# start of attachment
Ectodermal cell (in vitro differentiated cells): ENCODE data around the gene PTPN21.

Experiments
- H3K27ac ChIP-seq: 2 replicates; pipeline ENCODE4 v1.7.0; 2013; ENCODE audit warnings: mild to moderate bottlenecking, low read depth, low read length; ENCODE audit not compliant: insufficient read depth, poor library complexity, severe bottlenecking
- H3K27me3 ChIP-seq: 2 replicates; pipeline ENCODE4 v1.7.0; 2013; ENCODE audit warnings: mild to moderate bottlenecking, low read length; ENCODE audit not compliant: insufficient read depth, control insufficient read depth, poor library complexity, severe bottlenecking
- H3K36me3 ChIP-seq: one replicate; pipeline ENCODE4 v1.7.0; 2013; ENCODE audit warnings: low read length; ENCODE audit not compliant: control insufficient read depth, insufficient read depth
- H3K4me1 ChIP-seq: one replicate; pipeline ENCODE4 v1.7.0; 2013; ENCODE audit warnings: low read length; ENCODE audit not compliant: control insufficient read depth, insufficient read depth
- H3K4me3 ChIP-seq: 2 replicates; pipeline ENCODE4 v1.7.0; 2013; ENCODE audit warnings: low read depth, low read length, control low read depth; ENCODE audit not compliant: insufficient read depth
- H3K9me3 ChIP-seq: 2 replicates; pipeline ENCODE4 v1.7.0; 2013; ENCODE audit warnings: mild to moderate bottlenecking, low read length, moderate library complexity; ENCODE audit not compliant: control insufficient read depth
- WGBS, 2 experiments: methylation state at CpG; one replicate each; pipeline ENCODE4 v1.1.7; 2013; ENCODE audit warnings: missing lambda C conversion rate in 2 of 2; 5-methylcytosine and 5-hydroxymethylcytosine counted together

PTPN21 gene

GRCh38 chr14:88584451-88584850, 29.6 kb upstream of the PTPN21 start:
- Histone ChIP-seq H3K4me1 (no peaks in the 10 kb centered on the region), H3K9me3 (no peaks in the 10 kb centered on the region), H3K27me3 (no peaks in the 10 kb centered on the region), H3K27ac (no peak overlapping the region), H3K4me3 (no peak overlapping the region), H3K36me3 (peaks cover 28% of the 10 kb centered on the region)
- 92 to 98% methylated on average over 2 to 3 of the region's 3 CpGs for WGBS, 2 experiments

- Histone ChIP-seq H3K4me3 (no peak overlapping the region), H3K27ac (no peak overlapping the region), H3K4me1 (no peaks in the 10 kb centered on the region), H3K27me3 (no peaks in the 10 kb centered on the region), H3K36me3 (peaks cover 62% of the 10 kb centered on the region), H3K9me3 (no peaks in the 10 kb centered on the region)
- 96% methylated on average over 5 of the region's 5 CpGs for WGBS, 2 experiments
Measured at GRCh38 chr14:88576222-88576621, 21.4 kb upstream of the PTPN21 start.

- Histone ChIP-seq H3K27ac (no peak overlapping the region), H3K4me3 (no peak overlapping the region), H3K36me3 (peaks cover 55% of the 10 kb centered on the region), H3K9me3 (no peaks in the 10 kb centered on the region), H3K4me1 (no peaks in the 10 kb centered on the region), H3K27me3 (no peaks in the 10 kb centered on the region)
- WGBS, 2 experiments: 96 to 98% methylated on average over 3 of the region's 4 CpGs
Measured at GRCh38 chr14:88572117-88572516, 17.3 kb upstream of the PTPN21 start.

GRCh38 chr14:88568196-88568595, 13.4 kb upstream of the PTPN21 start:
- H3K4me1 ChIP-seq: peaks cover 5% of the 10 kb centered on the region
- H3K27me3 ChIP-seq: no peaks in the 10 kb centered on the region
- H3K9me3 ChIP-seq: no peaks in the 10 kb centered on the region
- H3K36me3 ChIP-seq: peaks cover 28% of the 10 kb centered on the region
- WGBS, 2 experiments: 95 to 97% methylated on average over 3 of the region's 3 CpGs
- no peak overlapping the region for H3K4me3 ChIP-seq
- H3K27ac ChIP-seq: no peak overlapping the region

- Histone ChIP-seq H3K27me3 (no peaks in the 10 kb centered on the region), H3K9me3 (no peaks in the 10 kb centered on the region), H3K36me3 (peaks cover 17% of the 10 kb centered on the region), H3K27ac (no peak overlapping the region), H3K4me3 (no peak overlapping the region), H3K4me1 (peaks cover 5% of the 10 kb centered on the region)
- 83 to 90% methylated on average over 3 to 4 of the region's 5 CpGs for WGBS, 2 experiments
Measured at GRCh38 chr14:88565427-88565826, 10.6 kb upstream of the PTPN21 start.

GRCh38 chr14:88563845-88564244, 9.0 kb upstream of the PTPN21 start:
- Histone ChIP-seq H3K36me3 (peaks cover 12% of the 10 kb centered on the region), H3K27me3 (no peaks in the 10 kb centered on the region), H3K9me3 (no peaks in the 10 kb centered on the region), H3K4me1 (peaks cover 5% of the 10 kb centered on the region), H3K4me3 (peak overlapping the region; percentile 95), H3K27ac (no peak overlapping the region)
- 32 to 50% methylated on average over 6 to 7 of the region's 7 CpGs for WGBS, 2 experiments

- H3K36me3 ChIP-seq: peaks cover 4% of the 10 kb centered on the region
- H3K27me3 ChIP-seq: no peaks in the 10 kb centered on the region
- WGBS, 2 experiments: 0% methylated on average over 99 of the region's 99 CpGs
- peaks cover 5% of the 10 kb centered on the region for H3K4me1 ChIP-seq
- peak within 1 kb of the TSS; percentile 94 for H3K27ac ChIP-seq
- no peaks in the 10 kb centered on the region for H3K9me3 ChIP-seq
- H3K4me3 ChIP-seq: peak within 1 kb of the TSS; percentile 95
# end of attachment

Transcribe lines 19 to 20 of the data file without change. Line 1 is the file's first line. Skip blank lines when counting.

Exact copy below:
Measured at GRCh38 chr14:88572117-88572516, 17.3 kb upstream of the PTPN21 start.

GRCh38 chr14:88568196-88568595, 13.4 kb upstream of the PTPN21 start: